Holly Willoughby has launched a moving campaign against bullying alongside other This Morning stars, in which they urge fans to 'be kind'.
The mum-of-three features in the powerful video used to launch This Morning's Be Kind campaign, alongside Phillip Schofield, Ruth Langsford and Eamonn Holmes.
Taking in turns to speak, the four presenters say in the video: 'Today, right across the country, there are people spending the day in fear. Too frightened to go to school. To frightened to tell anyone. Too frightened to fight back. Today, children up and down the country are being bullied.'
The clip then goes on to showcase footage of the emotional interviews with Lucy Alexander (opens in new tab) - the mother of Felix Alexander, 17 - and Nicola Harteveld (opens in new tab) - the mother of 14-year-old Megan Evans - who shared the tragic stories of how their children committed suicide after being bullied on the show.
After the emotional accounts, the presenters continue: 'Together we can stop such heartbreaking stories being told. Head to the This Morning website to download our Be Kind teachers pack. Please, be kind.'
Holly took to her Instagram account, where she's followed by 2.5 million people, to share the powerful message and urge her fans to get involved and spread the message.
Captioning the video, she wrote: 'Please share this with as many people as you can, together we can make a difference. Let's put a stop to bullying... Super proud of @thismorning and our #bekind campaign... download the pack and use it at home or take it to your child's teacher to be used in school... thank you x.'
As part of the campaign, a variety of resources for primary and secondary schools were created in partnership with the charity The Diana Award Anti-Bullying Campaign - including posters, activity ideas and advice sheets to raise awareness about bullying - and will made available to download on their website (opens in new tab).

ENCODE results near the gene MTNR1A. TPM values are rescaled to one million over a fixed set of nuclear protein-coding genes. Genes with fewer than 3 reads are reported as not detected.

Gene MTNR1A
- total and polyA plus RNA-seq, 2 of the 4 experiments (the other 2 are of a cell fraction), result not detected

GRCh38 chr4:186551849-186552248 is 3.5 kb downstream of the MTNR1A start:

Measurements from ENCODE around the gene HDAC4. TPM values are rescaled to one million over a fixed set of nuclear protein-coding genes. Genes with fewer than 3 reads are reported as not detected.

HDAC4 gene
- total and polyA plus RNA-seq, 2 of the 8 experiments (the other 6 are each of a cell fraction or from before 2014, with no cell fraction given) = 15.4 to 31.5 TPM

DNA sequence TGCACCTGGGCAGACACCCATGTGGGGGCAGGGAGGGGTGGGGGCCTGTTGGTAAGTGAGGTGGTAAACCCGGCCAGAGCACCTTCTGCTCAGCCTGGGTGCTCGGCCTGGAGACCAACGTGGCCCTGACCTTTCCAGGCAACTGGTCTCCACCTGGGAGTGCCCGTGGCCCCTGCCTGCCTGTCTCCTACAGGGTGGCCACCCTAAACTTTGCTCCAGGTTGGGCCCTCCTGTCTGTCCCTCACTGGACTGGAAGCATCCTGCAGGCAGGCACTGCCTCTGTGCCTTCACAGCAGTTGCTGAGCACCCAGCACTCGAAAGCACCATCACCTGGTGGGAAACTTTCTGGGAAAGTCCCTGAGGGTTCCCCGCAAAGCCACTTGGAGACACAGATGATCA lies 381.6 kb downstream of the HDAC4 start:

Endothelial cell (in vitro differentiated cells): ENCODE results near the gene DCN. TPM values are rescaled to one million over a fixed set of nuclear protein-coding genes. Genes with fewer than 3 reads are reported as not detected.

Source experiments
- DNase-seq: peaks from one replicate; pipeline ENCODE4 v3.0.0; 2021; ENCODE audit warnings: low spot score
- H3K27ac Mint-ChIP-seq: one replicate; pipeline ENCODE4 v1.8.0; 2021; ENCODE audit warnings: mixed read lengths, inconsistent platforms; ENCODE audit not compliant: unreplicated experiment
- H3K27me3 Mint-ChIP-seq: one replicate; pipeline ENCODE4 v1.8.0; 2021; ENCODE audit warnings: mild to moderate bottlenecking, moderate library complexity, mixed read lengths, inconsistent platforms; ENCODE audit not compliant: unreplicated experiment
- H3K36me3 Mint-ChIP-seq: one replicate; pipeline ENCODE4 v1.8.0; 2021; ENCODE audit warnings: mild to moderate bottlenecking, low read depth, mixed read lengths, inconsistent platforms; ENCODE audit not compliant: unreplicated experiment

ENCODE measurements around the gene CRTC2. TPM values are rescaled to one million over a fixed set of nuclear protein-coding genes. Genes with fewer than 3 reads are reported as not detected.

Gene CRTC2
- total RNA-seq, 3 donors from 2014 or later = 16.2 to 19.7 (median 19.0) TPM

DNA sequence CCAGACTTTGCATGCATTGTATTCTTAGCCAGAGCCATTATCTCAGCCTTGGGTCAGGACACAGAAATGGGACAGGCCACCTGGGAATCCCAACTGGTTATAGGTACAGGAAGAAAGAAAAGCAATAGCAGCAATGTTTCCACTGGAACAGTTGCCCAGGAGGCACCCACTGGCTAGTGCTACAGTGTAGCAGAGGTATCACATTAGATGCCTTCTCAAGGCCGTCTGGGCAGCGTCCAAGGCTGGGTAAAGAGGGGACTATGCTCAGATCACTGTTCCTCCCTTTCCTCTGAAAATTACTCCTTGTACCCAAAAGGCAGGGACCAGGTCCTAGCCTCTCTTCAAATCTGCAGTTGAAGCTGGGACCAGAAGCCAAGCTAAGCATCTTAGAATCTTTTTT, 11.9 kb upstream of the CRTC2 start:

Holly's followers were quick to praise the 36-year-old for her involvement with the campaign, with many saying social media has made bullying even harder to beat.
'Such a worthy campaign and so utterly devastating the tragic consequences of such (quite often) mindlessness. If only everyone was just a little kinder to each other how much nicer the world would be 😔', one commented.
A second wrote: '@hollywilloughby breaks my heart. I always think about how hard my life would have been if social media had been around when I was a teenager. I now fear for my children.x'
Another user commented to say schools aren't doing enough to beat bullying: 'My daughter was bullied and school don't do enough to I hope something comes from this school need to step up...'
Some people even shared their own personal stories, explaining how their experience with bullying at school scarred them for life.
One wrote: 'Throughout my time at school I was bullied. I received threatening calls at home telling me if I went to school the next day they'd kill me. I never let them know they were affecting me but to this day I still struggle with anxiety and social situations.
'Particularly with making friends as it was girls who were initially my friends that bullied me. Now I work in a school and I try every day to make sure that kids never have to feel like I did about walking through the gates to school. People, give schools a break. They're doing the best they can but bullies are sneaky and underhand; with the increase of social media and mobile phones it's an almost impossible task to police. Everyone has a responsibility to try and stamp this out, it's not solely the school's problem.'